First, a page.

One of the most challenging conversations that parents and teachers can have involves the possibility that a child might have a reading or learning disability (RD/LD). Parents might notice at home that a child struggles with reading, or with particular aspects of reading—phonics, for example. Or, a teacher might discover during an assessment that a child is reading at a lower level than expected.
When a child is having difficulty learning, parents are understandably concerned and want to know exactly what is impairing their child’s learning. It’s important to understand, though, that the root causes of reading difficulties can be incredibly diverse, and they are not always related to learning disabilities! Sometimes they can result from:
- Lack of exposure to or practice with reading: Children who come to school without having spent much time with letters, words, or books will sometimes take longer to become comfortable with reading skills. For such children, extra practice at school and at home can bring them up to speed.
- Vision or hearing impairments: Frequent ear infections during the infant or toddler years and other early childhood illnesses may affect the development of early reading skills. Hearing impairment may lead to sounds being distorted or even inaudible, and vision impairment may make recognition of letters and words difficult. Doctors can recommend the appropriate treatment if a hearing or vision impairment is identified.
- English language learners can also demonstrate reading delays, as they may have learned to read in a language other than English, may speak a language with a different phonics basis, or may be struggling with comprehending teachers’ instructions. Often, ELL students make rapid reading gains when given extra practice and specialized instruction.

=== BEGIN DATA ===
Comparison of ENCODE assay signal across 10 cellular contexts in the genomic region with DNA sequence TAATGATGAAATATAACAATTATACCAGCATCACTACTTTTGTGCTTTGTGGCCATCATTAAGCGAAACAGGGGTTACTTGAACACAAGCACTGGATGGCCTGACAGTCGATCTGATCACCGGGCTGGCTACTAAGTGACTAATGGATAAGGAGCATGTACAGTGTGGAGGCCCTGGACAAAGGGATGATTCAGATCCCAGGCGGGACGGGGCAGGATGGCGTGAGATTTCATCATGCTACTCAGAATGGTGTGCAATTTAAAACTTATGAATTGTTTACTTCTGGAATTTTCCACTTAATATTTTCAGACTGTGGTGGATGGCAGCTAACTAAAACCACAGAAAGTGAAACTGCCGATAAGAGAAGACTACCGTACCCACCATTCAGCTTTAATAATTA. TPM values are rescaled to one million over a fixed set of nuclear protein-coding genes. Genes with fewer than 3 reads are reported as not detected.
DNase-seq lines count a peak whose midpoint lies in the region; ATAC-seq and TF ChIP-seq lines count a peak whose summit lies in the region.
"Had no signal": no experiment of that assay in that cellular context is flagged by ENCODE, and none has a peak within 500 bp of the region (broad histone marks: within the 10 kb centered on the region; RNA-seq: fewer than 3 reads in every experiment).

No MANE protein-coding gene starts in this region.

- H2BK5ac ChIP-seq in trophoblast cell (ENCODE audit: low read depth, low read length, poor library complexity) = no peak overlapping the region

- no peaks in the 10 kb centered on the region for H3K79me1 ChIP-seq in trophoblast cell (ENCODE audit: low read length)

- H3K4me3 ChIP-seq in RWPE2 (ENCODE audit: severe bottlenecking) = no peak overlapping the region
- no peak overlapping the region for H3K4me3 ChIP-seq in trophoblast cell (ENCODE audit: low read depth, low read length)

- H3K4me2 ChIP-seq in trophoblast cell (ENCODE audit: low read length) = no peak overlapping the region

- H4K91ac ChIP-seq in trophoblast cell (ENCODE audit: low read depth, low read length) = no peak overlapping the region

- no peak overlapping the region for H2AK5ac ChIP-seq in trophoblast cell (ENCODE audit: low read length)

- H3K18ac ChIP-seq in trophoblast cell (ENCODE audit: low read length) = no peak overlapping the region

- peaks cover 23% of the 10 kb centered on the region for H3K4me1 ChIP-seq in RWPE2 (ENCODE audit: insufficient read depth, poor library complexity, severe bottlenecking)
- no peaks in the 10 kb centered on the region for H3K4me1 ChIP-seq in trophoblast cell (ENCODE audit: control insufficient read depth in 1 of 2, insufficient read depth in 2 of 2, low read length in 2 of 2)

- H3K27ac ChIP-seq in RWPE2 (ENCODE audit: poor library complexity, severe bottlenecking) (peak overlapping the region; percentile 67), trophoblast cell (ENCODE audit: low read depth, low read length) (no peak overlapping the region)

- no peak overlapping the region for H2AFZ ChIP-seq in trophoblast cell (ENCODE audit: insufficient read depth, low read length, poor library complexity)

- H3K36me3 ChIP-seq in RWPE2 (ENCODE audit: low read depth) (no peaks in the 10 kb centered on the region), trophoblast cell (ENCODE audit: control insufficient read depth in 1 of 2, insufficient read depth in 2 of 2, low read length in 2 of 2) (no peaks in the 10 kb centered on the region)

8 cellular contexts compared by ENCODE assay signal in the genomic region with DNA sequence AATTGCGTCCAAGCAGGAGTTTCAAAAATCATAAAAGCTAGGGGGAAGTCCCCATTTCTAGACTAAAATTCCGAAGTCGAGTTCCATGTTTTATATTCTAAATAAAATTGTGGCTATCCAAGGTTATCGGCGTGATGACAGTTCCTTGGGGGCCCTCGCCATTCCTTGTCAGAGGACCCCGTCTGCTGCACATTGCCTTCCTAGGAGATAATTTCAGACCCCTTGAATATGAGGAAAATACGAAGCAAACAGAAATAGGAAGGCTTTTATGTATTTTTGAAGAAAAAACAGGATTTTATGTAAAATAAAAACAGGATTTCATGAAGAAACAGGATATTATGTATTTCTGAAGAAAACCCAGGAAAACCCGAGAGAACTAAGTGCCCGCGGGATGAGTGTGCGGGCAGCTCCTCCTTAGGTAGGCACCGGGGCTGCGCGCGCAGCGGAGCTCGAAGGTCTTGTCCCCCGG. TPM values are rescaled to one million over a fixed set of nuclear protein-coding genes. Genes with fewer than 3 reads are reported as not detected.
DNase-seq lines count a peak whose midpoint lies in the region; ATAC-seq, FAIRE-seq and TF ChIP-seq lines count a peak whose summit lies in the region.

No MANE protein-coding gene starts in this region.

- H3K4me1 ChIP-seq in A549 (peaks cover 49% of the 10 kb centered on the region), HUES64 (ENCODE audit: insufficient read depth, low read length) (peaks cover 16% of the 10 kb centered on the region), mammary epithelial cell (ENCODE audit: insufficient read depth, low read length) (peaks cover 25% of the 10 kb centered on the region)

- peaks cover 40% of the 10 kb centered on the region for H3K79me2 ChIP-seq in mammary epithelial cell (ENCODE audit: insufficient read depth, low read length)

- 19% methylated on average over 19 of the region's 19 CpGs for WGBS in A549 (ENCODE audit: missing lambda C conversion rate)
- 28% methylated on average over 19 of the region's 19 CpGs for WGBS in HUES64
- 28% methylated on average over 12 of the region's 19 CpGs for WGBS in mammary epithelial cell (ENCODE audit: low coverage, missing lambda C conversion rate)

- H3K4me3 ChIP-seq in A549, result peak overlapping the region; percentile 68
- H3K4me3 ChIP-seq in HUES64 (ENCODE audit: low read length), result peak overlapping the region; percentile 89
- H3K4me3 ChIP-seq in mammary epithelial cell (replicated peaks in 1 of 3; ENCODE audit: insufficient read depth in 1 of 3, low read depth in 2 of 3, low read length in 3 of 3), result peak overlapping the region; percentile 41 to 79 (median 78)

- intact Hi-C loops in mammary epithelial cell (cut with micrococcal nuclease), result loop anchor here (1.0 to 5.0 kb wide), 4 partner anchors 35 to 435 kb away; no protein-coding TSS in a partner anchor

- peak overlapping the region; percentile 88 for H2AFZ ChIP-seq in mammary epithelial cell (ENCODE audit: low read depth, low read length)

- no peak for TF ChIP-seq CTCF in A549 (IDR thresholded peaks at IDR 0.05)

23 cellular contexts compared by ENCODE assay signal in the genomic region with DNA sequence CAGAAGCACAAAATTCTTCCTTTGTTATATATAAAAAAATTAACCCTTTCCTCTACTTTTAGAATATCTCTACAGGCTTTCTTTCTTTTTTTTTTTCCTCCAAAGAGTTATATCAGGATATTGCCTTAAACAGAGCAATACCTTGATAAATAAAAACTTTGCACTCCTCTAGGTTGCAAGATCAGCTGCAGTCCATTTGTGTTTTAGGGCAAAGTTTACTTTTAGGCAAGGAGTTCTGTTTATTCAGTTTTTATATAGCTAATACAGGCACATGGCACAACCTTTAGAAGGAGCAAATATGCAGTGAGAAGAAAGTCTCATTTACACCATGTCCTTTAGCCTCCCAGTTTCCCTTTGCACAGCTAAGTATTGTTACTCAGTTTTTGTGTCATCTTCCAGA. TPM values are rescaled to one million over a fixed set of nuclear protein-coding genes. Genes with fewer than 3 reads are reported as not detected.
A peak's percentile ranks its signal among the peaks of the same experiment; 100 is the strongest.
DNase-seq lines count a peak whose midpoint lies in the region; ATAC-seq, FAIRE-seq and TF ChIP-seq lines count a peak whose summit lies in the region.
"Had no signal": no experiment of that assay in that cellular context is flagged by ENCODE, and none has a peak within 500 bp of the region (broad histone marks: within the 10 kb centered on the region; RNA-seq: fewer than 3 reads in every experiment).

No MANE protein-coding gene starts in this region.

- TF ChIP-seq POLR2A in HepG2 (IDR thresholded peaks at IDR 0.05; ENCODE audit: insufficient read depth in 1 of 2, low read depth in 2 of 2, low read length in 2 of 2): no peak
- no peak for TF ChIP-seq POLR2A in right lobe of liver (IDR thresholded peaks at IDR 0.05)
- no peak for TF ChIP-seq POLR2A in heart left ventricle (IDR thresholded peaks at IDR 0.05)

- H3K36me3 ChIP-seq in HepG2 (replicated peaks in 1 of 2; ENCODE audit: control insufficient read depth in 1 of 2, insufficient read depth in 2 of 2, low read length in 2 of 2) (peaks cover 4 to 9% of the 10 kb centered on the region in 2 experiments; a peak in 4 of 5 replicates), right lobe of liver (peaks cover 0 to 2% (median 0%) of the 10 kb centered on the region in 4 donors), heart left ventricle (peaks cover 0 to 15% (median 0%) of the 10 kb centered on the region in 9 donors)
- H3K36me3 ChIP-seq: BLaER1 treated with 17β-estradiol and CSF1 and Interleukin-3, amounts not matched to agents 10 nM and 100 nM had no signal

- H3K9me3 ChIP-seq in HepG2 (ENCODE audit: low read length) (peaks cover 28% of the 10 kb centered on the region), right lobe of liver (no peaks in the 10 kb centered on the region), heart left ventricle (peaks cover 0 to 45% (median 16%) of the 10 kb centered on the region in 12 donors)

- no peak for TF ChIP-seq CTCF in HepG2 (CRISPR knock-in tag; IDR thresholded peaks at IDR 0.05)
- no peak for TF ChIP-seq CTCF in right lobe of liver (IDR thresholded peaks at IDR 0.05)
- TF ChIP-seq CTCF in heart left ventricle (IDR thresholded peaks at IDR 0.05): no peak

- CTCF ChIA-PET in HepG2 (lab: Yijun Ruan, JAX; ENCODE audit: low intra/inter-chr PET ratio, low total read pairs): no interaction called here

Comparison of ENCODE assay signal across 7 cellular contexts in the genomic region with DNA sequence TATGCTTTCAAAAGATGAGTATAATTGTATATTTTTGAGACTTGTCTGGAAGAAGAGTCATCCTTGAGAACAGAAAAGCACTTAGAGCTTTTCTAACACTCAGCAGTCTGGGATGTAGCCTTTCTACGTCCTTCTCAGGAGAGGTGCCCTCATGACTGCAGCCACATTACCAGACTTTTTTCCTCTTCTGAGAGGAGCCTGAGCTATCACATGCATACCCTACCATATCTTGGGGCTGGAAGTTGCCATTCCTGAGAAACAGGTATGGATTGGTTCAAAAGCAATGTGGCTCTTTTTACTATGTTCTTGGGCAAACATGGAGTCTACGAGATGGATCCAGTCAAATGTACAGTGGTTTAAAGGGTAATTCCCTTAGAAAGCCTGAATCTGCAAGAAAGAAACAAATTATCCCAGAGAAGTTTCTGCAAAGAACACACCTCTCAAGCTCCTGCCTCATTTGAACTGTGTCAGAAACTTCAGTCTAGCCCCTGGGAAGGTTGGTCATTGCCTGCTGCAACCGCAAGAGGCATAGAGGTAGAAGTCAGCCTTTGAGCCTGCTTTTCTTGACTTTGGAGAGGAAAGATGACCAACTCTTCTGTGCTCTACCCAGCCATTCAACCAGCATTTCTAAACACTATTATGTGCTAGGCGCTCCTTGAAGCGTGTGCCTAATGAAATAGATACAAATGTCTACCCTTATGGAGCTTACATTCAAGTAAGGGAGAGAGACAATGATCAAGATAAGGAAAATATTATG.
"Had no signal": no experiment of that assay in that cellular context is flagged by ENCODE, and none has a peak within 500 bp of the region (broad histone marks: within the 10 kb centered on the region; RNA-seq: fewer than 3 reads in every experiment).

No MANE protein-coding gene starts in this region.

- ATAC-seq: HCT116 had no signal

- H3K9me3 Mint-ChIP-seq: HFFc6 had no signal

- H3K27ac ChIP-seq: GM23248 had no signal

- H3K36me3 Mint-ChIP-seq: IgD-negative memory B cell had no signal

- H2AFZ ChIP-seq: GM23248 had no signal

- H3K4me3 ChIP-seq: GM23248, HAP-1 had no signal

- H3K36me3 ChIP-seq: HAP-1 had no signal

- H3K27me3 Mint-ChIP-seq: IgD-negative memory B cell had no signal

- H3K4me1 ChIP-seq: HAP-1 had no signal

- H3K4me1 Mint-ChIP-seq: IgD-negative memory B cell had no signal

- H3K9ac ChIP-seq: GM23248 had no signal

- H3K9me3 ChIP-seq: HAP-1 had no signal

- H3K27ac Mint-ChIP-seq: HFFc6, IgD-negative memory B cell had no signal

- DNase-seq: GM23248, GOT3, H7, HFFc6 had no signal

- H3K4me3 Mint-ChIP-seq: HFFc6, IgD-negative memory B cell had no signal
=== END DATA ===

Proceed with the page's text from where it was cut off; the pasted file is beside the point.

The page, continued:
- Behavioral or developmental disorders such as ADHD and autism can also impact the learning process.
Unfortunately, in some cases, the root cause of reading difficulties is, in fact, a learning disability. Dyslexia is perhaps the most well-known learning disability, but there are varying degrees of severity within a dyslexia diagnosis, which may result in varying outcomes. There are also more generalized types of learning disabilities, such as those related to auditory processing or speech/language delays.
Assessing the Cause of Reading Difficulties
The process of examining the source of a child’s reading difficulty can differ from school to school. However, when a difficulty is first observed, teachers or reading specialists will usually devise a course of targeted instruction and then monitor the child’s “response to intervention.” The manner in which the child responds to instruction can give teachers valuable information relating to the source of the reading difficulty. Children who do not demonstrate reading improvement, even after intervention, will typically be recommended for specific assessment. Usually consisting of formal, standardized tests, educational assessments can result in a more specific diagnosis.
Types of Reading Interventions
Teachers and parents can work together in supporting a child throughout this process, especially as more information becomes available. If a specific diagnosis is made, parents and teachers will then be able to come to conclusions about the best learning environment for a child going forward. Some children with an LD diagnosis will do best in special education programs, or even in specialized schools. Some, however, may remain in a general education classroom but receive differentiated instruction. They may take untimed tests, receive audiotape versions of textbooks, or be given alternate versions of homework assignments, for instance.
Above all, parents whose children receive an LD diagnosis should know that having a learning disability is in no way a barrier to leading a successful and fulfilling life! A quick Internet search will reveal countless names of people who have had a significant impact on society, despite their “disability.” What a diagnosis does mean, however, is that the child may need additional support and/or alternative methods of learning during his or her time at school.
If you suspect that your child may have a reading impairment such as a learning disability, don’t panic, but do seek advice from your child’s teacher and/or pediatrician. In the meantime, you can learn more about conditions that may affect a child’s learning at the National Center for Learning Disabilities’ website.